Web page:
10 stories of people having supernatural experiences after dying and then coming back to life.
A Sanskrit term given to the progenitors of mankind. In Hindu mythology, there are fourteen Manus, of which the present Manu is the 7th, the Vaivasvata Manu. It is also the name of author of ˜he Laws of Manu or Manu Smti, written about 200 CE.
Theosophical writers seem to have accepted the Brahmanical system as stated in the PURÁNAS. Each of the Rounds and Races is “watched over” by a Manu. Each Round Manu gives rise to a DHYÁNI-BODHISATTVA, who in turn gives rise to seven Manus for the seven Root Races and seven for sub-races, making forty-nine in all. Thus it can be said that during a Day of Brahm€ or period of seven Rounds, fourteen subordinate Manus appear to function as guardians of the life-waves. When used to denote a watcher over a system, Hindu writers do use “Manu,” but Mahāyāna Buddhists use the Sanskrit term DHYÁNI- BUDDHAS.
Each round has a Root Manu and a Seed Manu. The Root Manu presides at the start of a round, and watches over the development of the life-wave. At the end of the round, the Seed Manu takes over to watch over the ®ishµas or seeds during the dormant period of the globe.
The Secret Doctrine gives the following correspondences of each of the Manus in relation to the Rounds:
1st Round 1st (Root) Manu on Planet A — Swayambhûva. 1st (Seed) Manu on Planet G — Swarochi (or) Swarotisha. 2nd Round 2nd (R) Manu on Planet A — Uttama. 2nd (S) M. ” ” G — Thamasa. 3rd Round 3rd (R) M. ” ” A — Raivata. 3rd (S) M. ” ” G — Chackchuska. 4th Round 4th (R) M. ” ” A — Vaivasvata (our progenitor).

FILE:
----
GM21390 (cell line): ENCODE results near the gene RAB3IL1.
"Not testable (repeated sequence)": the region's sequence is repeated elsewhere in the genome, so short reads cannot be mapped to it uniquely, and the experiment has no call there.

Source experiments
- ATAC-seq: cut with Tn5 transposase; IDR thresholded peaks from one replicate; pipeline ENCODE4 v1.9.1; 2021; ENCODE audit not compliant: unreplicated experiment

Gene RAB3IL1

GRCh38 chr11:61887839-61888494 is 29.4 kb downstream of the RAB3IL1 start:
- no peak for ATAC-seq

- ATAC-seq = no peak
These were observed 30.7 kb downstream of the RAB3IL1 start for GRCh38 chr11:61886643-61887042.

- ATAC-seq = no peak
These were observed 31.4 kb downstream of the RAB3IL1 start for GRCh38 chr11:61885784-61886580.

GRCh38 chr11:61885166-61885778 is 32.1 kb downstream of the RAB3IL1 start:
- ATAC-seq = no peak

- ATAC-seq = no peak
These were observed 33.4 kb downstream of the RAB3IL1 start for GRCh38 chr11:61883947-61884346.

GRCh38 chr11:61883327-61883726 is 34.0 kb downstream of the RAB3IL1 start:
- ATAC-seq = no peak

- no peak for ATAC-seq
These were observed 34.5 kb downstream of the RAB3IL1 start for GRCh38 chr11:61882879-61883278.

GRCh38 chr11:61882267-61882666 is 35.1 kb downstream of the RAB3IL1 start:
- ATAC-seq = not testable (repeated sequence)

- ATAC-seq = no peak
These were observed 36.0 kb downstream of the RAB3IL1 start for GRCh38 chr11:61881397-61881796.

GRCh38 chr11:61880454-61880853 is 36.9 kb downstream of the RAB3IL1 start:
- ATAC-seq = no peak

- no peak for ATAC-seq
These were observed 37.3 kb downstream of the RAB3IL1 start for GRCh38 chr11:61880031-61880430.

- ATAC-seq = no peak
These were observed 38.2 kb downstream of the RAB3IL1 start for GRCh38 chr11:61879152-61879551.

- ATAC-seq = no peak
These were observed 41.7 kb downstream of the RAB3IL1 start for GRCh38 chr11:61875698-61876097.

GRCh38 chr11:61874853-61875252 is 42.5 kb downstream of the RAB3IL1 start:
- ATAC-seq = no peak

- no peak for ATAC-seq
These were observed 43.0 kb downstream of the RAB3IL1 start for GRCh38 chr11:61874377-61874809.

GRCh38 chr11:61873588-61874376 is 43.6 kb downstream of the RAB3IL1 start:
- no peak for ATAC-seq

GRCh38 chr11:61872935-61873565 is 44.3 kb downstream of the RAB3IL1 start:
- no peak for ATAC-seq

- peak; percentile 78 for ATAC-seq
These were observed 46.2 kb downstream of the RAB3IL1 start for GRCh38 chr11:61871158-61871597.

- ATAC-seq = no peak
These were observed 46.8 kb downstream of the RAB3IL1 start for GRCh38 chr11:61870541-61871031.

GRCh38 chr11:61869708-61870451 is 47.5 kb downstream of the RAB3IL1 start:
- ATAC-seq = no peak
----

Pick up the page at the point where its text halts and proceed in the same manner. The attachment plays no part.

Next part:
4th (S) M. ” ” G — Savarna.
5th Round 5th (R) M. ” ” A — Daksha Savarna. 5th (S) M. ” ” G — Brahm€ Savarna. 6th Round 6th (R) M. ” ” A — Dharma Savarna. 6th (S) M. ” ” G — Rudra Savarna. 7th Round 7th (R) M. ” ” A — Rouchya. 7th (S) M. ” ” G — Bhoutya.
The Secret Doctrine further states that Vaivasvata, “though seventh in the order given, is the primitive Root-Manu of our fourth Human Wave (the reader must always remember that Manu is not a man but collective humanity), while our Vaivasvata was but one of the seven Minor Manus, who are made to preside over the seven races of this our planet. Each of these has to become the witness of one of the periodical and ever-recurring cataclysms (by fire and water) that close the cycle of every Root-race” (SD II:309).
Later theosophical writings speak also of the Manu as one of the members of the Adept Hierarchy, a seventh initiate, which should not be confused with the Round Manus.
See also Vaivasvata Manu, Swšyambhuva.
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